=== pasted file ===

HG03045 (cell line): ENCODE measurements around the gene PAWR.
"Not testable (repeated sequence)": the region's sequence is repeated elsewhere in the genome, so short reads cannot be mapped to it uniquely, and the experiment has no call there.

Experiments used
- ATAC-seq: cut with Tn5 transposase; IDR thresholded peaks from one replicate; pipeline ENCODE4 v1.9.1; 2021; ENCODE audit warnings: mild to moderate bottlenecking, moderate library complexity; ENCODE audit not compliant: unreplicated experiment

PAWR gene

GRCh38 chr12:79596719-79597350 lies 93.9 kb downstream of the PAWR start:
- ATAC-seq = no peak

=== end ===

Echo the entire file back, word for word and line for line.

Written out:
HG03045 (cell line): ENCODE measurements around the gene PAWR.
"Not testable (repeated sequence)": the region's sequence is repeated elsewhere in the genome, so short reads cannot be mapped to it uniquely, and the experiment has no call there.

Experiments used
- ATAC-seq: cut with Tn5 transposase; IDR thresholded peaks from one replicate; pipeline ENCODE4 v1.9.1; 2021; ENCODE audit warnings: mild to moderate bottlenecking, moderate library complexity; ENCODE audit not compliant: unreplicated experiment

PAWR gene

GRCh38 chr12:79596719-79597350 lies 93.9 kb downstream of the PAWR start:
- ATAC-seq = no peak